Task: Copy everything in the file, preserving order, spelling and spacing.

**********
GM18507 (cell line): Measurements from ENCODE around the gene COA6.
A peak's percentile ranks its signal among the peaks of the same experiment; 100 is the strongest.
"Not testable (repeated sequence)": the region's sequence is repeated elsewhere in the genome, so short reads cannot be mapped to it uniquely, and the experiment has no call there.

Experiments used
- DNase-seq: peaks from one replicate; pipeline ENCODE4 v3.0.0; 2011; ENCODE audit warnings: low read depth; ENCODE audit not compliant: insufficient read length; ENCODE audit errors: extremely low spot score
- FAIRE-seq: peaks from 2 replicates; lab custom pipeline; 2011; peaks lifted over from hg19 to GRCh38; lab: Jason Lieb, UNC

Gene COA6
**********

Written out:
GM18507 (cell line): Measurements from ENCODE around the gene COA6.
A peak's percentile ranks its signal among the peaks of the same experiment; 100 is the strongest.
"Not testable (repeated sequence)": the region's sequence is repeated elsewhere in the genome, so short reads cannot be mapped to it uniquely, and the experiment has no call there.

Experiments used
- DNase-seq: peaks from one replicate; pipeline ENCODE4 v3.0.0; 2011; ENCODE audit warnings: low read depth; ENCODE audit not compliant: insufficient read length; ENCODE audit errors: extremely low spot score
- FAIRE-seq: peaks from 2 replicates; lab custom pipeline; 2011; peaks lifted over from hg19 to GRCh38; lab: Jason Lieb, UNC

Gene COA6